City tables a ‘realistic and lucid’ budget for 2024

Mayor Boyer focuses on essentials, without cutting services

As announced by Mayor Stéphane Boyer in November, the average household property owner in Laval will be paying 4.8 per cent more in taxes next year, representing a $162 increase on a $440,742 house since last year.

The budget endorsed by council amounts to $1.17 billion for next year. According to a statement issued by the city, the administration hopes this year to limit the tax burden on residents, while increasing revenues to make up for things like inflation.

“On the eve of 2024, I am well aware the wallets of taxpayers in Laval are being rudely tested,” said Boyer, while adding that the city is facing many of the same challenges. “This is why our teams have been mandated to optimize how they do things in order to generate savings, so that more maneuverability can be achieved.”

In spite of certain unavoidable hikes in expenses and the city’s responsibility to keep supporting mass transit, Boyer insisted his administration was in a position to table a budget that was responsible and rigorous.

“This exercise puts emphasis on that which is essential, while allowing us to maintain services, although without adding to the tax burden of Laval residents,” he said.

Yannick Langlois, the city councillor for L’Orée-des-Bois who is responsible for Laval’s finances, said factors such as interest rate increases and hikes in the cost of goods and services put pressure on the city, although administrators succeeded in introducing measures to limit their expenses.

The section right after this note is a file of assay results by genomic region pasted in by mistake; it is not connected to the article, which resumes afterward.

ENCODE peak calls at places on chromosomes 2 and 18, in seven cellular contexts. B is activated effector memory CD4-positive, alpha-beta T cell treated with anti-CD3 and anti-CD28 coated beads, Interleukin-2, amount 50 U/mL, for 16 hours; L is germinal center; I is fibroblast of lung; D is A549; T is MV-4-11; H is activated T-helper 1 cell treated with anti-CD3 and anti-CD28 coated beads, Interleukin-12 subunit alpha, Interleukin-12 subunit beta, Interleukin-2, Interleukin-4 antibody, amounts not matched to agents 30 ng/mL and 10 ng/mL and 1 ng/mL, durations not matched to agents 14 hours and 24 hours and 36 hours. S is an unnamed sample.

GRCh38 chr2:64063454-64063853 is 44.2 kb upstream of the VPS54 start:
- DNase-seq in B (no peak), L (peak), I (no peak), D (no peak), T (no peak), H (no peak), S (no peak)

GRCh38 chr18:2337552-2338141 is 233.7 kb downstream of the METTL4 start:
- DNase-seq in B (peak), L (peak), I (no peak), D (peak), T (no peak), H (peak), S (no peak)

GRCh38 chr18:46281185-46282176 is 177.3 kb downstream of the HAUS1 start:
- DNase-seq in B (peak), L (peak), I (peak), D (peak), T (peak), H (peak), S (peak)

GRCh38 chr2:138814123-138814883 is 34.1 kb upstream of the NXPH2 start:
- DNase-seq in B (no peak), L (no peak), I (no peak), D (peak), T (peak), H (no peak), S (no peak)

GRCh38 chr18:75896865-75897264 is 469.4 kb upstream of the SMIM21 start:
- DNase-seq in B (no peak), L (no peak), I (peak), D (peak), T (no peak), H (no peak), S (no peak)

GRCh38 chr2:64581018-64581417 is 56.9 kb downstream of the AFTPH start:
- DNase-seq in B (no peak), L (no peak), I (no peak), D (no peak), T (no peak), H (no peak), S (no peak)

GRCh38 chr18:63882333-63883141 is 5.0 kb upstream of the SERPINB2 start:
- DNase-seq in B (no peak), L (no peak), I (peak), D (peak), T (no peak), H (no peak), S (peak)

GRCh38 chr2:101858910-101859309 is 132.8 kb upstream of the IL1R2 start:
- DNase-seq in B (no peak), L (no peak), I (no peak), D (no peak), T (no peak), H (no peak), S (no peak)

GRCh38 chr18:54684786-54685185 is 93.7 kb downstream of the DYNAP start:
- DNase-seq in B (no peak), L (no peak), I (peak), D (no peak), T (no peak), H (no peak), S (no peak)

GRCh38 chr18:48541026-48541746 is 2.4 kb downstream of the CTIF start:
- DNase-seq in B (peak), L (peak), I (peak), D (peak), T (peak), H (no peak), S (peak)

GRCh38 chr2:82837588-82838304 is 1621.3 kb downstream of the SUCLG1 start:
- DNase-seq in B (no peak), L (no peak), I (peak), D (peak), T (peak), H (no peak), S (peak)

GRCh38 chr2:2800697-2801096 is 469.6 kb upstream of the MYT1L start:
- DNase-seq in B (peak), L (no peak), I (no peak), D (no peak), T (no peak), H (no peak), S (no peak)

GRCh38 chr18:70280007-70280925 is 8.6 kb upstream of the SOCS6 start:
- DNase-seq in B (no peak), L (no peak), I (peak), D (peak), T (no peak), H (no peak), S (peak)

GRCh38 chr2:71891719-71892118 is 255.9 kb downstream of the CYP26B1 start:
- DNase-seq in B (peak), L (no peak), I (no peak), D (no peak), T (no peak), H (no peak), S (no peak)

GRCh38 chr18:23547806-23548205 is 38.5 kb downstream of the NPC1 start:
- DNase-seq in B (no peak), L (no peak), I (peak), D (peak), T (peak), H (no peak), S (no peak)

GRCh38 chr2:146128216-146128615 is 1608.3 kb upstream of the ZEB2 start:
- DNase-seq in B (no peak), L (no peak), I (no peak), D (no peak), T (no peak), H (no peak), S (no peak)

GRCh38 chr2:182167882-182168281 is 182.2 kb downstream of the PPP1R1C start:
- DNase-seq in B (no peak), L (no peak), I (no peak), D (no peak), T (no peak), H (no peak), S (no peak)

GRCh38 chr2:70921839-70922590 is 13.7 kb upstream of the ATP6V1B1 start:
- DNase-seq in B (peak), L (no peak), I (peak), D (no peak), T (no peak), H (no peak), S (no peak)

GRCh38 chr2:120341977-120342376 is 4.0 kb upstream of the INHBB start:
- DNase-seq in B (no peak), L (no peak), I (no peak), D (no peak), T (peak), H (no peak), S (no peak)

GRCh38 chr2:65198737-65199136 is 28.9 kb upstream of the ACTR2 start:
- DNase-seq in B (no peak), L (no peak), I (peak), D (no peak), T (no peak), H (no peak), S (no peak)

He called Laval’s budget 2024 “realistic and lucid, without having to cut services, in order to continue to answer to the growing needs of the population.

“The city is an excellent financial position,” added Langlois, “as attested to by the fact we continue to maintain Standard and Poor’s AA+ credit rating, which is the highest for a Quebec municipality. We can be proud of this.”

Some facts from budget 2024

Creating better security

  • The city is investing $7.8 million in the Laval Police Dept. for the period 2023-2028 to deal more effectively with urban violence.
  • $1.6 million has been allotted at the Laval Fire Dept. for new equipment and new resources.
  • An additional $700,000 is going to the Laval Police to beef up their street and road security enforcement.
  • Laval’s 9-1-1 emergency phone line will be receiving improvements.

‘The city is an excellent financial position’

Laval city councillor responsible for finances Yannick Langlois

Improving services

  • $4.4 million will be spent improving the city’s technological abilities with regards to digital access to services and information.
  • $1.8 million is set aside for getting the Complexe aquatique, now under construction, up and running.
  • $700,000 will be spent to help improve the issuance of construction and renovation permits issued by the city’s urban planning department.

A greener city

  • $2.4 million on the city’s climate plan, to deal with concrete “heat islands,” while also contributing to the green canopy (more trees).
  • $800,000 to make municipal buildings more environmentally sustainable.

Supporting social services

  • A $3 million recurring amount has been allotted by Laval to support community organizations that provide assistance to vulnerable people.